Producers have seen the importance of social media in communicating with consumers.
Producers and consumers coexist and depend on each other to survive. In business, a producer is an entity that can generate a product, while a consumer is any entity that uses that product. However, if the consumer audiences remain the same and the producers of similar products are numerous, several practices exist between the parameters of demand and supply.
Marketing is one of the practices exercised by producers to convince consumers to buy their products. Until ten years ago, companies focused on promoting their products only through traditional media – newspapers, television, radio and promotional flyers. Yet the modern age has seen the invasion of social media as a reliable tool to bridge the gap between producers and consumers.
The influence of social networks
Social media is distinguished from traditional media by its two-way communication, as consumer contributions shape the public reputation of producers.
In an interview published by the Harvard Business Review Coca-Cola CEO Muhtar Kent said, “Five years ago, social media accounted for 3% of Coca-Cola’s total media spend. Today, it is more than 30% and it is increasing rapidly”.
To deal with the situation, producers around the world have felt the need to recruit brand managers, public relations professionals and social media managers.
The need for a great social media strategy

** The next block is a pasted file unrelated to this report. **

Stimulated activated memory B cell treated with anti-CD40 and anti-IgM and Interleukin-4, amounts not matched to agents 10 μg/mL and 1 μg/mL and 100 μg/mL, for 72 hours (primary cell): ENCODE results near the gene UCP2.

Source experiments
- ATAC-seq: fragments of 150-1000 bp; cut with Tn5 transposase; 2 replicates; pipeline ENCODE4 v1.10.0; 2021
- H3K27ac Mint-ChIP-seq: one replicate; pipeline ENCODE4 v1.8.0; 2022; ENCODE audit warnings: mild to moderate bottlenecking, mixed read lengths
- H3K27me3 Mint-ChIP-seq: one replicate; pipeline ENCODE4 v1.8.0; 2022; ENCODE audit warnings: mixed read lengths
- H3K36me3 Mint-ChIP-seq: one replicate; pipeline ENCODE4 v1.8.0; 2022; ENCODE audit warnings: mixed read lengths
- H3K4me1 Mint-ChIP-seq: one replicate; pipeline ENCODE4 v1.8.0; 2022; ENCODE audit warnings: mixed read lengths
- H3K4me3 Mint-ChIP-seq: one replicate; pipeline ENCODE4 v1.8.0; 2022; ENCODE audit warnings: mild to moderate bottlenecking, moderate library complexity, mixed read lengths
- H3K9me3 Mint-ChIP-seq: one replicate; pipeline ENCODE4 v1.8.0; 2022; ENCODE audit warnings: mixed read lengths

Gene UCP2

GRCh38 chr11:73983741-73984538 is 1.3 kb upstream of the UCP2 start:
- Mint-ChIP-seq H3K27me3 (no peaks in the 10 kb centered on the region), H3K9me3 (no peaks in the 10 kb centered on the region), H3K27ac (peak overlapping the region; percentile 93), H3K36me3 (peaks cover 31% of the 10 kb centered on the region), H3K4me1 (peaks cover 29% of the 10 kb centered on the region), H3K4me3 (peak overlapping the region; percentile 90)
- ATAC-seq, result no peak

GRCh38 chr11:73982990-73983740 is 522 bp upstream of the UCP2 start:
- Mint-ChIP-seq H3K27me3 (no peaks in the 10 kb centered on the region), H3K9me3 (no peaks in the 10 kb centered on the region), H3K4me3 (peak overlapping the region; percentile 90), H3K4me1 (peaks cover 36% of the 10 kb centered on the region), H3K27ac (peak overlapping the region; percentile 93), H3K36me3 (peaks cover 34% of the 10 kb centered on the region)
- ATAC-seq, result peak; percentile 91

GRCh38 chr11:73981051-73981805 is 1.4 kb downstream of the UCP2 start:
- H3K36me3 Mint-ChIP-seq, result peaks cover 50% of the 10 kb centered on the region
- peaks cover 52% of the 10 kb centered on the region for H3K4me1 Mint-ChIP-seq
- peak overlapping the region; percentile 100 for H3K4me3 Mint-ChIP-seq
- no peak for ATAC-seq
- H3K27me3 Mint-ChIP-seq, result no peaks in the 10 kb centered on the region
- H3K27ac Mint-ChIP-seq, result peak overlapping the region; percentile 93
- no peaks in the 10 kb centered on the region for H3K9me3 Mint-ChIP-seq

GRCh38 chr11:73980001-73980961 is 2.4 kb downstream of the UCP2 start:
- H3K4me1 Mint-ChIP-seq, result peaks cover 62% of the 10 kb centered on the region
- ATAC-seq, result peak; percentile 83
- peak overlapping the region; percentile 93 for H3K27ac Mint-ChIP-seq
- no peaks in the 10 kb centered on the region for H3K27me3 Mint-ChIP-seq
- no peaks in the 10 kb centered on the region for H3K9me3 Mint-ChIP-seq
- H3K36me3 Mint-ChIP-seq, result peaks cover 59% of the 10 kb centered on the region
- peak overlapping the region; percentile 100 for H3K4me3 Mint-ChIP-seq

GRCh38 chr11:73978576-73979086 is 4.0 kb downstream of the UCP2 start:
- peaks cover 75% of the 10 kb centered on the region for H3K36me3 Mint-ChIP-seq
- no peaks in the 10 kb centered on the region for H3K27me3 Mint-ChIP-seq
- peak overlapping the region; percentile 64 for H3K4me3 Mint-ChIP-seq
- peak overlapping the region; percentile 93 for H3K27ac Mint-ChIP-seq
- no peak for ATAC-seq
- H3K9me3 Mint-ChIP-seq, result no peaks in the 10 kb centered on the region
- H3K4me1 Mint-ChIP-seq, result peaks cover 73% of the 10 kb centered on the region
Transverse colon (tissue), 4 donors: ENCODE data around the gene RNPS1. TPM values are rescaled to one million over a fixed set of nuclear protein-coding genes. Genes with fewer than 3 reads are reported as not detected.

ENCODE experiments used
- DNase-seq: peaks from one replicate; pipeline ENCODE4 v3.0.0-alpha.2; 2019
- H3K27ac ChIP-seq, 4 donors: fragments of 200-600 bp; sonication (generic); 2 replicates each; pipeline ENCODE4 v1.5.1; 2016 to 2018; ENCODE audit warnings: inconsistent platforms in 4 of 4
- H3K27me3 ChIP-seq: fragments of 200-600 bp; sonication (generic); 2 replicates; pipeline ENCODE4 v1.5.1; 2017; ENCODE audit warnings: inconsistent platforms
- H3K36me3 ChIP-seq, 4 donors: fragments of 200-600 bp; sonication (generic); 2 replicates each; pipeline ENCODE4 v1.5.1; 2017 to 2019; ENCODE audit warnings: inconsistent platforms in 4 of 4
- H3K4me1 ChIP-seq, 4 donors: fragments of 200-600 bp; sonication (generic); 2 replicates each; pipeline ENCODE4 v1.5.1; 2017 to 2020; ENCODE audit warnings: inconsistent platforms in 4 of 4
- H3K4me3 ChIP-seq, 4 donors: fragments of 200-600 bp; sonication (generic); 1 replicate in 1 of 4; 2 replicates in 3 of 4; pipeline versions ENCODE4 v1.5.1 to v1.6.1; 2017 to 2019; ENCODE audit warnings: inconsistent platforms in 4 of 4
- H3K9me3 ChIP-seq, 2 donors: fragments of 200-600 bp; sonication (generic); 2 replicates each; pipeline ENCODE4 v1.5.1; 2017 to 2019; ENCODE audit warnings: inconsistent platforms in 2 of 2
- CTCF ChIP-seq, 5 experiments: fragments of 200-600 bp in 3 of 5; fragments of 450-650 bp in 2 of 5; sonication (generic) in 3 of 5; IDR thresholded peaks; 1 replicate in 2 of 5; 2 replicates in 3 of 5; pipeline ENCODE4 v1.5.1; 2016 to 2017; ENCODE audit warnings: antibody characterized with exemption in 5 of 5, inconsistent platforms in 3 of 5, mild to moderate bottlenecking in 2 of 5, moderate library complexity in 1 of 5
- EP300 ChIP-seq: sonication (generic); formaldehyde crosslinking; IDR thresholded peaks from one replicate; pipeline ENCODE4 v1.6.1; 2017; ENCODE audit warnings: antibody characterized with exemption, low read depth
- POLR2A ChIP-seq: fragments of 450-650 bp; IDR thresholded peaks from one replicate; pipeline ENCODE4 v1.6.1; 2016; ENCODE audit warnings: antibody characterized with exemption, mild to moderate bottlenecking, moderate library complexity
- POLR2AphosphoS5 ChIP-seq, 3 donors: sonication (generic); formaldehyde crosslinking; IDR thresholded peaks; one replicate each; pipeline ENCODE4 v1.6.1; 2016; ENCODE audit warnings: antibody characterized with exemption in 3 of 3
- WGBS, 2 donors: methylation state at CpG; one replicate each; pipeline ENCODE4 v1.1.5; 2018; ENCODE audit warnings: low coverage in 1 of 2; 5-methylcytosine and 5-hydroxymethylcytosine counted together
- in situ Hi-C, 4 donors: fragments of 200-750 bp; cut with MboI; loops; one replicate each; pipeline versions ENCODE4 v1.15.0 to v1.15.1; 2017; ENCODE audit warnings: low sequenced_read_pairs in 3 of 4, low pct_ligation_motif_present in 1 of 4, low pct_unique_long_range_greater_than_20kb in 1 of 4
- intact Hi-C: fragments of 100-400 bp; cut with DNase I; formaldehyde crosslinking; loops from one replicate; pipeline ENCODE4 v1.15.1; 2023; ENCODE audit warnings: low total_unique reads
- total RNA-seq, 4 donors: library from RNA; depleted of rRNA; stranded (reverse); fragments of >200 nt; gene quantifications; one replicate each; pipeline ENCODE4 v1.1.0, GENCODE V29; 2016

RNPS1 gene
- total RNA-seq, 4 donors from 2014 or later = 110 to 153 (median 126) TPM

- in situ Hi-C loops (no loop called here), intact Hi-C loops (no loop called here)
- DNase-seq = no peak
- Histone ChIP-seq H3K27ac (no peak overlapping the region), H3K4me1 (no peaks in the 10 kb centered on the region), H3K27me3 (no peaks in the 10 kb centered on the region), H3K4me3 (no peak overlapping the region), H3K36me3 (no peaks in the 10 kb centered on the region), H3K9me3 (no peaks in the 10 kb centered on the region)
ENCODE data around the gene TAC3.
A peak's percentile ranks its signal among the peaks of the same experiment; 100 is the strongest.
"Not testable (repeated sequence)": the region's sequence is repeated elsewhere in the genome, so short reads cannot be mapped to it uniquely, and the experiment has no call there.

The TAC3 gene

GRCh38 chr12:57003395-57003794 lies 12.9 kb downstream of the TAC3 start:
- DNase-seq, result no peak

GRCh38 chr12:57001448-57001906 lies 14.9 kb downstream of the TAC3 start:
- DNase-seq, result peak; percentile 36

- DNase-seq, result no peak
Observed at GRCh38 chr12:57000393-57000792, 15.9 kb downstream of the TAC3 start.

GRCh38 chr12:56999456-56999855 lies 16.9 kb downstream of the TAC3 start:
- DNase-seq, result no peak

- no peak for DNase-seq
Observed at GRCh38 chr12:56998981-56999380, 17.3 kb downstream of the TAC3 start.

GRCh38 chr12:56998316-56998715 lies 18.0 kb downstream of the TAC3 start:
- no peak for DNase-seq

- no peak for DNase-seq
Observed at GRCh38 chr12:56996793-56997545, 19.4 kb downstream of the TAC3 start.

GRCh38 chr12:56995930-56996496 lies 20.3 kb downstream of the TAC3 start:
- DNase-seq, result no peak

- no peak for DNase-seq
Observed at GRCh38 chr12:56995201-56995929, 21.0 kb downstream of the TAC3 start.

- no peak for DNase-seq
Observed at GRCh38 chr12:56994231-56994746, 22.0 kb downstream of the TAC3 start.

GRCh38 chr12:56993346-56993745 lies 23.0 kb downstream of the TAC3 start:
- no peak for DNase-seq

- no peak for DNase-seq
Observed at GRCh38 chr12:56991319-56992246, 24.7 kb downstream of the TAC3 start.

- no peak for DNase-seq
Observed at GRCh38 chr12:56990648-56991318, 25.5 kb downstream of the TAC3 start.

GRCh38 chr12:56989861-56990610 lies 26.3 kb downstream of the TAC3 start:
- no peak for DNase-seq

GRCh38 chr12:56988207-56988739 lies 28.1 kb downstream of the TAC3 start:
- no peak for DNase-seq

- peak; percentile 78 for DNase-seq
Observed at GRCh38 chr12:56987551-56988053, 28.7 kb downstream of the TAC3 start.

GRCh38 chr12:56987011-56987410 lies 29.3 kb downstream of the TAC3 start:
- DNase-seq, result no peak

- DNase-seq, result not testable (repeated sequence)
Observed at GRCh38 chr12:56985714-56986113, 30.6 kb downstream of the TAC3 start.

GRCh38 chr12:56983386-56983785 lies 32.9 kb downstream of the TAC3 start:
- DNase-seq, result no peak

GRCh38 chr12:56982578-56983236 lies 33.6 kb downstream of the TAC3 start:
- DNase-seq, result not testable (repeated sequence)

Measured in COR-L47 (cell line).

Producers are always on their toes to shape their image on social media when it comes to visibility and influence. For this to happen, producers are forced to create a viable and reliable social media strategy before participating in a social media campaign. Once a carefully thought out plan is in play, customer loyalty and engagement rewards are potentially significant.
Typically, a brand’s reputation on social media is built on the desire and will of consumers. Consumers decide how to interpret a brand. Therefore, producers are primarily responsible for communicating effectively and commendably on online social platforms. Also, since social media endorses the electronic word-of-mouth (eWOW) style of communication among consumers, it has become easy to spread any positive or negative testimonials made by potential, current or previous consumers about a producer to a host of people and establishments via the Internet.
Modern day practices
The days of calling a hotline and complaining to a producer about a deficiency in their product are fast disappearing. In the modern era, where every consumer is busy in their own way, no one has time to spend an hour on a phone call where the producer keeps passing your call to the right person or department to resolve a problem. Today, consumers want to be heard by producers and to be answered effectively in a minimum of time.
Consumers demand that producers be socially responsive, while manipulative product promotions seem archaic and old-fashioned. No other comic book character has a more ideal summary of the producers’ situation on social media platforms than the famous Spider-Man, “With great power comes great responsibility. This is my gift, my curse”. While businesses can get a good grip on their various audiences on social media and create an optimistic rapport with consumers, social media can also be an absolute nightmare for businesses if things go wrong online. Social media has the power to deliver news to large audiences – unlike traditional print and broadcast media – in a short time.
The real challenge in bridging the gap between producers and consumers is not creating content but finding content that works. The sooner a producer strikes up a conversation with their audience on social media, the better. Producers have a responsibility to be aware of ever-changing trends in society and to actively invest in public relations, marketing and brand managers. The consumer is the king, not the producer.
The opinions expressed above are those of the author.
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